It's 2018, and Alexa has become a common household name. The iPhone has turned 10 and roughly two-thirds of adults worldwide own a smartphone. About 84 percent of the global population lives in an area where mobile broadband access is available. At the same time, genetic testing has become more affordable and accessible to consumers, with direct-to-consumer genetic testing pioneer, 23andMe, now boasting five million users in over 50 countries.
As the interest in and demand for genetic testing has increased, the demand for genetic counsellors – experts trained to help patients understand and make use of genetic information – is increasing. There are currently over 4800 certified genetic counsellors in North America. Clear Genetics, a healthcare technology company based in San Francisco, has collaborated with genetic counsellors working in a variety of patient-care settings to develop a chatbot named GIA (Genetic Information Assistant). GIA is a clinical-grade chatbot who assists patients pursuing genetic counselling, risk assessment and testing.
For those of you wondering what a bot, or chatbot, is – these are software-based simulated conversation tools. Chatbots use artificial intelligence and natural language processing to answer simple questions, increase and maintain consumer engagement, promote services, and provide convenient, easy access between consumers and service providers. Bots often handle repetitive questions from users, such as, 'Is my flight on time?' In the field of genetics, they can respond to questions like, 'Should my children also be tested?'
One American health entity using chatbot technology is Geisinger, a non-profit integrated health system serving over three million residents in Pennsylvania and southern New Jersey. Geisinger and Clear Genetics have collaborated to develop chatbots for communication with patients enrolled in the MyCode Community Health Initiative. MyCode is a large research biobank returning genetic test results for genes known to be associated with an increased risk for treatable and preventable heritable heart diseases and cancers.
Over 210,000 Geisinger patients are enrolled in MyCode, with at least 2 percent expected to have a disease-causing genetic variant for which there are potential treatment options. With so many patients enrolled, automation of some repetitive, scriptable communications would free up staff members and genetic counsellors for tasks that require human interaction.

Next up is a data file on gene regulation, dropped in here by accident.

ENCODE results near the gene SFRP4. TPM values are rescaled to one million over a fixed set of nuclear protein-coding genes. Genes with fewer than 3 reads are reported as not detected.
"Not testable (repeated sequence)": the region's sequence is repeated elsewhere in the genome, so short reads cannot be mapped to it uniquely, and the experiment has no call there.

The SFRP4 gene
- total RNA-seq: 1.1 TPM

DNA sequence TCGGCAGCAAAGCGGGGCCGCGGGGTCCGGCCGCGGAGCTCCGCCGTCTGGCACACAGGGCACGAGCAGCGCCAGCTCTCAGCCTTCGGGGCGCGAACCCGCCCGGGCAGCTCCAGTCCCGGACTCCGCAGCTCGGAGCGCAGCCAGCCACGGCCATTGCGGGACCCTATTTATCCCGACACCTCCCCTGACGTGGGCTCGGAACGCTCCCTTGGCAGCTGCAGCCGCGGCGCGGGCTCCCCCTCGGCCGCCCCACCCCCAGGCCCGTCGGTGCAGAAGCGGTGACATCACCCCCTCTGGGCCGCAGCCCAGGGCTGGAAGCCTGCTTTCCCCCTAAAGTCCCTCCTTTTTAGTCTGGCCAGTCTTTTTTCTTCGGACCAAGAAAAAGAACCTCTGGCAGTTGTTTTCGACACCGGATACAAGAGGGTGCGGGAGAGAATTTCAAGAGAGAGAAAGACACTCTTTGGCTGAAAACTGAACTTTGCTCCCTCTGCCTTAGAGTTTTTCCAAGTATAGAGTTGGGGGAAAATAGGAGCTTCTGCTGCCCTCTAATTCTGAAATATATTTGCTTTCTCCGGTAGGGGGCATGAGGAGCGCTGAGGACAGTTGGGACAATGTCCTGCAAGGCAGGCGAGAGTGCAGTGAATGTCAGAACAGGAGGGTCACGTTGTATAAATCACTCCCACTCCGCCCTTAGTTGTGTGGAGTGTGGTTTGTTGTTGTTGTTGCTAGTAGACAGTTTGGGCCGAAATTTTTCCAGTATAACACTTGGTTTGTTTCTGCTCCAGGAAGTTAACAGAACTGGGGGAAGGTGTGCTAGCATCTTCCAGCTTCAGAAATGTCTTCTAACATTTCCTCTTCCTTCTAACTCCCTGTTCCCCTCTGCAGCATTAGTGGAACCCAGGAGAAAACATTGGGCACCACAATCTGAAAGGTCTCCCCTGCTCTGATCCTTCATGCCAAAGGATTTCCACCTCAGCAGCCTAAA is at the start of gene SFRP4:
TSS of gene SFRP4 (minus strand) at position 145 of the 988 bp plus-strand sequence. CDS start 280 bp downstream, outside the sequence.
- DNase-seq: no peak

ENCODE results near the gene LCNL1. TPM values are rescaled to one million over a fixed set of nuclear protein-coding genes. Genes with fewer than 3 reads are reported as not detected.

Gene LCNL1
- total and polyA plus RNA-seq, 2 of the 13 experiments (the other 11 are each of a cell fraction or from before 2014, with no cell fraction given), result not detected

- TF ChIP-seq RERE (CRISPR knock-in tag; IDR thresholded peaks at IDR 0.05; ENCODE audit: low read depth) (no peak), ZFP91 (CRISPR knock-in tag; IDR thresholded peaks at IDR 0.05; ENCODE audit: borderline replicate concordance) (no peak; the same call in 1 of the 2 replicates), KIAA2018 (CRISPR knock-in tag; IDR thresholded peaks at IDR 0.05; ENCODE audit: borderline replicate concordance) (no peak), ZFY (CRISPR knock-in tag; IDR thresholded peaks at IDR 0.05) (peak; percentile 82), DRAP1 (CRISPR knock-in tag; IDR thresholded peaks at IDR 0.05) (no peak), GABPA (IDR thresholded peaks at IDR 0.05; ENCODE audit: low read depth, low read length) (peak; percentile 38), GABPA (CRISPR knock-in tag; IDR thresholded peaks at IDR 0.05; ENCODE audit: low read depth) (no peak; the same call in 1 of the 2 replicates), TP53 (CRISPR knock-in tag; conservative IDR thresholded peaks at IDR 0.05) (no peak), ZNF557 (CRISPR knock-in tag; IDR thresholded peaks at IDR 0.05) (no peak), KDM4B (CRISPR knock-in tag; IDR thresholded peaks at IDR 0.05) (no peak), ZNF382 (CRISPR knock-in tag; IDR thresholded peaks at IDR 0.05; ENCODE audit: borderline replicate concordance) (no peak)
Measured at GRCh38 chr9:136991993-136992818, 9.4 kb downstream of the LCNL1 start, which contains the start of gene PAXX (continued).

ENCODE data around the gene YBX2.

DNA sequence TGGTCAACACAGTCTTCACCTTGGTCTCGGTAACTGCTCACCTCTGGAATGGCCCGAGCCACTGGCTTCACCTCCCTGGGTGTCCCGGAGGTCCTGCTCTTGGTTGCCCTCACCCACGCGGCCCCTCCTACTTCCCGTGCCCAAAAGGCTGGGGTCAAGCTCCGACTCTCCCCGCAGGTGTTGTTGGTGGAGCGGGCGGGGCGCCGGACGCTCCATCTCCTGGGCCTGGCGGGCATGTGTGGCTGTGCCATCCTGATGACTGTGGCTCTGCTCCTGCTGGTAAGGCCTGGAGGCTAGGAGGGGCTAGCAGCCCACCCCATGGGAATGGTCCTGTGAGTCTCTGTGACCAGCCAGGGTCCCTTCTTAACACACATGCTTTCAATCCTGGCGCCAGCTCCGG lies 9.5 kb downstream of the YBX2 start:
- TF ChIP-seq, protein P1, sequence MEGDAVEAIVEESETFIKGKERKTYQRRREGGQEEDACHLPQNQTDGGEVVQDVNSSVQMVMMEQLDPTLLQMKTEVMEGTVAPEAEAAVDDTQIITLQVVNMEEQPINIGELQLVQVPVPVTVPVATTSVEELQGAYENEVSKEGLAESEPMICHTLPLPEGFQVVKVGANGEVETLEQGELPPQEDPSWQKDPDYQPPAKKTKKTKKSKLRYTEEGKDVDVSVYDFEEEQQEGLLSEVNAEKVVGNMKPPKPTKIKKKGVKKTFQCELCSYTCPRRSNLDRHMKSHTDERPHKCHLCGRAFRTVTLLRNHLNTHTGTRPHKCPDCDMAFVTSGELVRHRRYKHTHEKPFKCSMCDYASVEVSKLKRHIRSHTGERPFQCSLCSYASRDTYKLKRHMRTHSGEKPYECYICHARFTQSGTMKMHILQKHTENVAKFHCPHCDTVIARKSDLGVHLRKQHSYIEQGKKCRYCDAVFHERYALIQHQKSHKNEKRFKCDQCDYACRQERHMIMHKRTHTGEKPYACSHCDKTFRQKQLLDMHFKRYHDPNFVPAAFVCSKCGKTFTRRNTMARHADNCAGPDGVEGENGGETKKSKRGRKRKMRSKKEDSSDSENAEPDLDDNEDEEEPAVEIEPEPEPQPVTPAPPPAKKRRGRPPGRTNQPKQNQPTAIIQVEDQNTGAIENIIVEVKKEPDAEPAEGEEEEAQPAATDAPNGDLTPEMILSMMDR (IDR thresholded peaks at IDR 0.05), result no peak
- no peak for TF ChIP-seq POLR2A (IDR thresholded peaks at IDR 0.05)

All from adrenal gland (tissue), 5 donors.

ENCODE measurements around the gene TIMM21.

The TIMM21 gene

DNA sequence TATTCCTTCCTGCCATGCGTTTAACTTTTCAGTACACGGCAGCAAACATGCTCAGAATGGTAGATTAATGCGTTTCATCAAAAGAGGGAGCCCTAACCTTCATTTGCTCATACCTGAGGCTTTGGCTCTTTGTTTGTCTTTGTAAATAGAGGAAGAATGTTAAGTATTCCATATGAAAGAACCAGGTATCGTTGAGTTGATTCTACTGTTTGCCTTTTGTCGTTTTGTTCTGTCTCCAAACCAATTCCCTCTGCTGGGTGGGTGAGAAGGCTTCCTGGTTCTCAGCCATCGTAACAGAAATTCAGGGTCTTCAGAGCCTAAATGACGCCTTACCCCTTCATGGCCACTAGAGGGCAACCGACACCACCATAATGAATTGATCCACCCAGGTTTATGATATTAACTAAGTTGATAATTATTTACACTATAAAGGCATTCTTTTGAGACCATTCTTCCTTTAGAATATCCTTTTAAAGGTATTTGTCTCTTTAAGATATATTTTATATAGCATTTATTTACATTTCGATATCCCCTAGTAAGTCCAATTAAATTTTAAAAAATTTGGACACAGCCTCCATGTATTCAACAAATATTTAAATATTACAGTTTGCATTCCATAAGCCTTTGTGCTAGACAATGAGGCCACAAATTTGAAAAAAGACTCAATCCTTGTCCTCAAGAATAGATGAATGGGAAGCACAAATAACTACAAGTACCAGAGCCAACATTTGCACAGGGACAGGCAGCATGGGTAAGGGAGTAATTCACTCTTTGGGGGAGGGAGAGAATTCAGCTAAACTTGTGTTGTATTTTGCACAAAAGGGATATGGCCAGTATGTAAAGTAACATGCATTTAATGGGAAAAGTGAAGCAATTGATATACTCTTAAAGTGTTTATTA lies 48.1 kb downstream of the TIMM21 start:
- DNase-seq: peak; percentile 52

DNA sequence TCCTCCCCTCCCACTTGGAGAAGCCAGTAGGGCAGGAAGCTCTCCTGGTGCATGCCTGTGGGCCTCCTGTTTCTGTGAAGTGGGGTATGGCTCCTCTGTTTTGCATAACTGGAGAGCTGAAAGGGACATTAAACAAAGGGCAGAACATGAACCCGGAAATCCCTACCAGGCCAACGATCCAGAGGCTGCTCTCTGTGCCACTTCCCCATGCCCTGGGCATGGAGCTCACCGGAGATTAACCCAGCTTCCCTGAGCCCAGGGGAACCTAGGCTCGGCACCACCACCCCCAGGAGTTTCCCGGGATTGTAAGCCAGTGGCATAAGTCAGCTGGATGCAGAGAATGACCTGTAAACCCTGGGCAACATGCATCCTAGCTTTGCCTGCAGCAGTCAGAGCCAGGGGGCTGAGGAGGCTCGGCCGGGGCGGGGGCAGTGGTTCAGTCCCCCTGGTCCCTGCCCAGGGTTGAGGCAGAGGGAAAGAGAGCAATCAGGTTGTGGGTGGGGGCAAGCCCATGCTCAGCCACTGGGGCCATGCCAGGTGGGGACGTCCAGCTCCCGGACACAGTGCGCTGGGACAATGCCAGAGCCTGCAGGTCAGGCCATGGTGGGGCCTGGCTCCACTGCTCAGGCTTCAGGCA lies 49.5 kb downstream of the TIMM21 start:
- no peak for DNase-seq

To recruit patients into the MyCode study, Geisinger and Clear Genetics developed a consent chatbot that walks patients through components of the consent form, allowing them to opt to receive more or less detail on key topics (goals, benefits, risks, and so on). The tool is compliant with the Health Insurance Portability and Accountability Act 1996, and can be used on any mobile device. It is designed to record the decision (consent, considering, decline) in the patient's electronic health record. Geisinger patients who tested the consent chatbot in focus groups reacted positively, favoring the more informative and customisable chatbot experience to an in-person approach.
In addition to the consent chatbot, a patient 'follow-up' chatbot was developed to remind MyCode participants of suggested actions after they got their results. Via the follow-up chatbot, MyCode participants could indicate whether they had received a result packet, gathered their family history data, met with a provider to review results, and shared results with relatives. Patients could also request a genetic counselling visit and type in questions.
To help patients communicate their genetic test results with at-risk family members, a family sharing tool was developed as an easy mechanism to electronically share results and inform family members of the importance of genetic counselling and testing. The tool allows the patient to send their relatives a link to a 'cascade' genetic counselling chatbot by text message, email or Facebook messenger. The cascade chatbot describes the patient's result, associated disease risks and recommended management.
The patient's at-risk relative can request a genetic counselling visit via the chatbot and ask questions. Geisinger patients who have interacted with the family sharing tool and cascade chatbot report that they have enjoyed the ability to preview what their relative will see and welcome a tool that 'has the detailed information' and 'answers that wouldn't be on the tip of the tongue' when talking with family members about genetic test results.
Beyond the consent, follow up and cascade use cases described here, a chatbot like Clear Genetics' GIA, can free up genetic counsellors by automating many other routine tasks, such as delivering negative results and providing standard pre-test education.
Sceptics may lament that 'the bots are taking over'. But the goal is not to replace genetic counsellors with chatbots. Rather, the goal is to delegate important tasks that are repetitive, time-consuming and scriptable to a chatbot, like GIA, to leave genetic counsellors more time for more valuable and highly skilled patient care. More counsellor time will lead to greater accessibility of genetic counselling services. To that we enthusiastically say, bring on the bots.